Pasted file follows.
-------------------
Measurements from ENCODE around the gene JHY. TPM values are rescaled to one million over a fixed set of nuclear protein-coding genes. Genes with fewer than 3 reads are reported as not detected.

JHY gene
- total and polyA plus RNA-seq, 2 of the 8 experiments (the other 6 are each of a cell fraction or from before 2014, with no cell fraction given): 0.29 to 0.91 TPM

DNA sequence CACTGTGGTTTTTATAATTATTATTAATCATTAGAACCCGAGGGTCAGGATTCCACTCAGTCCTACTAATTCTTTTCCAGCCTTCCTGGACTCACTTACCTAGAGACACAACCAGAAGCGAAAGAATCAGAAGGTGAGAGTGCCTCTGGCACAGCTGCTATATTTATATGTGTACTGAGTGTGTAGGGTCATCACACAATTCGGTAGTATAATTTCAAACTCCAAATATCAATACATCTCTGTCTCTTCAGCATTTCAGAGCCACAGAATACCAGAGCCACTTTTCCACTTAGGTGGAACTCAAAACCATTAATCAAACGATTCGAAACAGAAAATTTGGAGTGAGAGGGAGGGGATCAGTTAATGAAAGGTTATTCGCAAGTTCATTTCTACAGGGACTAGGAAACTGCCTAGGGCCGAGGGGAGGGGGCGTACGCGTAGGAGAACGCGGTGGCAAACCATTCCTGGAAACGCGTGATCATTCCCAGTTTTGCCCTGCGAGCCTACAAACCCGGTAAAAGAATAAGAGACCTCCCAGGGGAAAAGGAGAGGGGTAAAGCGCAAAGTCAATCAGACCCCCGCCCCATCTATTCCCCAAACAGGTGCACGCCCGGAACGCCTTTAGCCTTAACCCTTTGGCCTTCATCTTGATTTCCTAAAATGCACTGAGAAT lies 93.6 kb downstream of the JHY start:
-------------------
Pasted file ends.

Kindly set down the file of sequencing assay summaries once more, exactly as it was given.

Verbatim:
Measurements from ENCODE around the gene JHY. TPM values are rescaled to one million over a fixed set of nuclear protein-coding genes. Genes with fewer than 3 reads are reported as not detected.

JHY gene
- total and polyA plus RNA-seq, 2 of the 8 experiments (the other 6 are each of a cell fraction or from before 2014, with no cell fraction given): 0.29 to 0.91 TPM

DNA sequence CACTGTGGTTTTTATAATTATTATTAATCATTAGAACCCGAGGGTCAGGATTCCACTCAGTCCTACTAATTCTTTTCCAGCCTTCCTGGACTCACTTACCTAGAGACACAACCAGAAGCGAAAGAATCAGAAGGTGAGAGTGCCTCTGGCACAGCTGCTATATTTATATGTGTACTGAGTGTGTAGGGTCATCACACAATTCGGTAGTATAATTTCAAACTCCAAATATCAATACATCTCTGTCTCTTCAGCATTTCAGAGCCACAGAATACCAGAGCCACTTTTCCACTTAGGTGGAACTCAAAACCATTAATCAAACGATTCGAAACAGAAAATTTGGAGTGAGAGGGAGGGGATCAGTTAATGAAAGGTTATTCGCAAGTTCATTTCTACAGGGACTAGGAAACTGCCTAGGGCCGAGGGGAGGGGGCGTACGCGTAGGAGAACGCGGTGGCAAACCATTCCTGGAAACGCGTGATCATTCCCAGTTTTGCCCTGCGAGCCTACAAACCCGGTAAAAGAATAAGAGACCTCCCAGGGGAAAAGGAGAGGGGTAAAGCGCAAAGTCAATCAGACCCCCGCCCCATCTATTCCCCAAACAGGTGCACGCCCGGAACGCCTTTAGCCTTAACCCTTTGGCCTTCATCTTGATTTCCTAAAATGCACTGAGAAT lies 93.6 kb downstream of the JHY start: